2014 marks the 25th anniversary of the invention of the World Wide Web. The web has disrupted the way we carry out many aspects of our lives, from socialising, to watching TV, banking and shopping and has led to the demise of some brands, the rise of others.
The creative use of web technology has shaped commerce; online commerce sales are set to increase by 20% this year to reach $1.5 trillion globally.[i] As we stand at the start of a fourth wave of online commerce, the challenge for today’s brands is to ensure their customers have a seamless experience.
Consider the journey so far:
- Commerce 1.0 saw the first generation of web shops that were based on the real world and extended the product range through virtual shelves. Brands took their traditional sales model and ported it to the web.
- Commerce 2.0 incorporated rich content – such as video and user generated content, social networking and web applications – into the selling process. Brands started to link physical assets like stores with their digital assets.
- Commerce 3.0 is all about the proliferation of non-PC devices and globalisation. Brands are integrating digital fully into their physical stores.
- Commerce 4.0 will be driven by the ‘internet of things’, advanced use of data and analytics and a battle for control of the shopping basket between retailers and branded manufacturers.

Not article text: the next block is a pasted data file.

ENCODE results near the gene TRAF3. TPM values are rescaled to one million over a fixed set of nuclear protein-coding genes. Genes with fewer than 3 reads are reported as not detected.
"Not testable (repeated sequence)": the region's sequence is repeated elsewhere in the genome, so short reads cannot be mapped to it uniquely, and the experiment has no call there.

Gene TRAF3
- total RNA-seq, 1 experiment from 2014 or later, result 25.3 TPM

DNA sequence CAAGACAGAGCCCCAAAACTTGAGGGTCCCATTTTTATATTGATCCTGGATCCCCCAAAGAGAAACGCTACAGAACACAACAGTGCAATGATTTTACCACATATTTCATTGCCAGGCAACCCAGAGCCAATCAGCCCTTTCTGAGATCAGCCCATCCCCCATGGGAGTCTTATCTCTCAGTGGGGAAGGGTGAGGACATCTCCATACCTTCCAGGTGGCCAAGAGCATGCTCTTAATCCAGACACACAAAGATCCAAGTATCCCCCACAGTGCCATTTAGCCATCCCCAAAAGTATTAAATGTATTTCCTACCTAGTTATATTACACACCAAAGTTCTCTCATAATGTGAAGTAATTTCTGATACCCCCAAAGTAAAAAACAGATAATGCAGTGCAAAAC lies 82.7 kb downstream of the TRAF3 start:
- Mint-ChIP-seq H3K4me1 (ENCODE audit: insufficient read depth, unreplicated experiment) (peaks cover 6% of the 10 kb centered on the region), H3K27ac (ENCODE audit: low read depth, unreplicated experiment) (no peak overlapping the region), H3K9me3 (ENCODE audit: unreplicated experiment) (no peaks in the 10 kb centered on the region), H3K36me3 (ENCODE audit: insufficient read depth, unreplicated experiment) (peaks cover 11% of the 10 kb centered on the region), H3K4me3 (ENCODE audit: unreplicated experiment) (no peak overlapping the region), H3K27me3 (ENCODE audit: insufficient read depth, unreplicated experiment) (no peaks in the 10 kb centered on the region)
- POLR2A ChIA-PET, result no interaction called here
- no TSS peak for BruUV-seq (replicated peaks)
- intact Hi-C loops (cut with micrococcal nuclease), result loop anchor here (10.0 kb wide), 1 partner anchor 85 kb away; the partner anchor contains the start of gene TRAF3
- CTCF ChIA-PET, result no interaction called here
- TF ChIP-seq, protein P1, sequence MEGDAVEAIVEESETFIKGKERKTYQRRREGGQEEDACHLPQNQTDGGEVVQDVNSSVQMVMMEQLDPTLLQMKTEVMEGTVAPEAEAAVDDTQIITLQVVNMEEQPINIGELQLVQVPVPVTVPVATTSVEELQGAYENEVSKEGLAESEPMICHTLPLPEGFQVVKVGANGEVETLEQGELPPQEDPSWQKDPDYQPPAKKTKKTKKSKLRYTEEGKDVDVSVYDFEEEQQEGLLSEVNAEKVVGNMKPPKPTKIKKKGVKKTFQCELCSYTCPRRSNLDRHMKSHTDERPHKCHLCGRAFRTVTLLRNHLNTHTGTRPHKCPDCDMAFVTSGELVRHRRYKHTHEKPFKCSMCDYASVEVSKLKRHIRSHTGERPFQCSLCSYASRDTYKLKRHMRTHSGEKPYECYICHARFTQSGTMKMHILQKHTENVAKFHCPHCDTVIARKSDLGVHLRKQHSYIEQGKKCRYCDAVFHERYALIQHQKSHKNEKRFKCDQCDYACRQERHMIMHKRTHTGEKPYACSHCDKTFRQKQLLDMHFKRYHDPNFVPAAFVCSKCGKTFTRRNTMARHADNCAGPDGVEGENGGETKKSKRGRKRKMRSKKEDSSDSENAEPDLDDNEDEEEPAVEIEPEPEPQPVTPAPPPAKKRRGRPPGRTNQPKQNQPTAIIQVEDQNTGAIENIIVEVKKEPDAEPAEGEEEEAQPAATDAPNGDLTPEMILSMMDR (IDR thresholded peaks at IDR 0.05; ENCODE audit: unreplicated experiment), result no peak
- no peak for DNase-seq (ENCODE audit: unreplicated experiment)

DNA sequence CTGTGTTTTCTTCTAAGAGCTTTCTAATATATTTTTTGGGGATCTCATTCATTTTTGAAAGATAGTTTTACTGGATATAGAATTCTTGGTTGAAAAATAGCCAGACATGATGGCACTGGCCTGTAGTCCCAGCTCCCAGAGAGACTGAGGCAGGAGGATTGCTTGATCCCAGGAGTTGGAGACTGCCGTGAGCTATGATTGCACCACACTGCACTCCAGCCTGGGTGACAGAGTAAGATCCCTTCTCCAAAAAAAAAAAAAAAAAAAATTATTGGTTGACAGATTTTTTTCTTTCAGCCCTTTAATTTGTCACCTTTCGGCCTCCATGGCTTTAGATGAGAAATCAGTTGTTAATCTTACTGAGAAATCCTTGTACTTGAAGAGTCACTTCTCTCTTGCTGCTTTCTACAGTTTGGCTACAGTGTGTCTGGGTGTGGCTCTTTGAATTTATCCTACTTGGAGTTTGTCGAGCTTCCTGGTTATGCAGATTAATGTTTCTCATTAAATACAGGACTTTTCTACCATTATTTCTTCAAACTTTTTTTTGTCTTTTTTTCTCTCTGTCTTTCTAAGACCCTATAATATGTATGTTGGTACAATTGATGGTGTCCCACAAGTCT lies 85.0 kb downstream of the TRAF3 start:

Empowered, demanding and digitally savvy consumers expect to research and buy goods anywhere, anytime using any device or touchpoint and to have a seamless experience. Brands need to be confident they can meet their customers’ expectations of convenience, recognition, service and immediacy.
Successful brands will be those that manage to tie all of this together seamlessly, connect with their customers at a physical place or in the virtual world and get the products quickly to wherever they want to receive them. And the range of devices is increasing fast. Brands will need to consider the impact of the ‘internet of things’ (the network of physical objects with embedded technology, like in-car sensors and wearable technology).